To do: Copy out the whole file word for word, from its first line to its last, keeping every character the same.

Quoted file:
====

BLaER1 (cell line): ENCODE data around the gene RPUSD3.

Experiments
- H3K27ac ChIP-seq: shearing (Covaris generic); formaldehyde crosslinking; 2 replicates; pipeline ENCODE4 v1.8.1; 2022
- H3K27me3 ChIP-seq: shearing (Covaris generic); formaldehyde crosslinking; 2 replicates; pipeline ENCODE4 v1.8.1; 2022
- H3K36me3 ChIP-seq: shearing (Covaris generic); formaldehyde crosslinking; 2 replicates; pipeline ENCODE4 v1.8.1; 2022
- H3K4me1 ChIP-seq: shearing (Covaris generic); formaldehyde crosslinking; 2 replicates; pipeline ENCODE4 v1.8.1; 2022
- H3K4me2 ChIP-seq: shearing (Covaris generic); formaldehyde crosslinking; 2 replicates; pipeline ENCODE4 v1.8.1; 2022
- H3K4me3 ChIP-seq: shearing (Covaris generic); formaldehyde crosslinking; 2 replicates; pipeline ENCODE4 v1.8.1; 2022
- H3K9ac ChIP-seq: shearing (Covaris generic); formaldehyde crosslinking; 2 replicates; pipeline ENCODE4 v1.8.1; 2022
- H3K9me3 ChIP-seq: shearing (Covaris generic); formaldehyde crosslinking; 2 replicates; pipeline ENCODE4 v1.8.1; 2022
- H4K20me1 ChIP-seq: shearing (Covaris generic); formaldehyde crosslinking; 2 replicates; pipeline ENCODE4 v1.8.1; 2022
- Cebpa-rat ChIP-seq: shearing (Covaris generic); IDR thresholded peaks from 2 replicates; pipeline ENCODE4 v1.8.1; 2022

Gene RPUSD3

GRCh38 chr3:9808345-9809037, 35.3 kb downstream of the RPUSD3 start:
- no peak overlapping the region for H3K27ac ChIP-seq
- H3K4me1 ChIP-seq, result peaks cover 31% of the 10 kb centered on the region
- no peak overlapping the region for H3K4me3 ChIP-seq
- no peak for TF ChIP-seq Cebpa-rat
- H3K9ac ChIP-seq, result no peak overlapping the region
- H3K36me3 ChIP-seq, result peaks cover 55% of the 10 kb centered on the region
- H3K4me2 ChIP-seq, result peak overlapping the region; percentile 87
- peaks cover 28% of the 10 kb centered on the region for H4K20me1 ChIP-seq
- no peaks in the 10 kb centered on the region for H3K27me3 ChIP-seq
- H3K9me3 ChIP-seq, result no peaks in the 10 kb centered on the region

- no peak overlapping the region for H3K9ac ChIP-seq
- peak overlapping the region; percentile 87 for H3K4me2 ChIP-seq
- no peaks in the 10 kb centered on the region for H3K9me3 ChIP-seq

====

BLaER1 (cell line): ENCODE data around the gene RPUSD3.

Experiments
- H3K27ac ChIP-seq: shearing (Covaris generic); formaldehyde crosslinking; 2 replicates; pipeline ENCODE4 v1.8.1; 2022
- H3K27me3 ChIP-seq: shearing (Covaris generic); formaldehyde crosslinking; 2 replicates; pipeline ENCODE4 v1.8.1; 2022
- H3K36me3 ChIP-seq: shearing (Covaris generic); formaldehyde crosslinking; 2 replicates; pipeline ENCODE4 v1.8.1; 2022
- H3K4me1 ChIP-seq: shearing (Covaris generic); formaldehyde crosslinking; 2 replicates; pipeline ENCODE4 v1.8.1; 2022
- H3K4me2 ChIP-seq: shearing (Covaris generic); formaldehyde crosslinking; 2 replicates; pipeline ENCODE4 v1.8.1; 2022
- H3K4me3 ChIP-seq: shearing (Covaris generic); formaldehyde crosslinking; 2 replicates; pipeline ENCODE4 v1.8.1; 2022
- H3K9ac ChIP-seq: shearing (Covaris generic); formaldehyde crosslinking; 2 replicates; pipeline ENCODE4 v1.8.1; 2022
- H3K9me3 ChIP-seq: shearing (Covaris generic); formaldehyde crosslinking; 2 replicates; pipeline ENCODE4 v1.8.1; 2022
- H4K20me1 ChIP-seq: shearing (Covaris generic); formaldehyde crosslinking; 2 replicates; pipeline ENCODE4 v1.8.1; 2022
- Cebpa-rat ChIP-seq: shearing (Covaris generic); IDR thresholded peaks from 2 replicates; pipeline ENCODE4 v1.8.1; 2022

Gene RPUSD3

GRCh38 chr3:9808345-9809037, 35.3 kb downstream of the RPUSD3 start:
- no peak overlapping the region for H3K27ac ChIP-seq
- H3K4me1 ChIP-seq, result peaks cover 31% of the 10 kb centered on the region
- no peak overlapping the region for H3K4me3 ChIP-seq
- no peak for TF ChIP-seq Cebpa-rat
- H3K9ac ChIP-seq, result no peak overlapping the region
- H3K36me3 ChIP-seq, result peaks cover 55% of the 10 kb centered on the region
- H3K4me2 ChIP-seq, result peak overlapping the region; percentile 87
- peaks cover 28% of the 10 kb centered on the region for H4K20me1 ChIP-seq
- no peaks in the 10 kb centered on the region for H3K27me3 ChIP-seq
- H3K9me3 ChIP-seq, result no peaks in the 10 kb centered on the region

- no peak overlapping the region for H3K9ac ChIP-seq
- peak overlapping the region; percentile 87 for H3K4me2 ChIP-seq
- no peaks in the 10 kb centered on the region for H3K9me3 ChIP-seq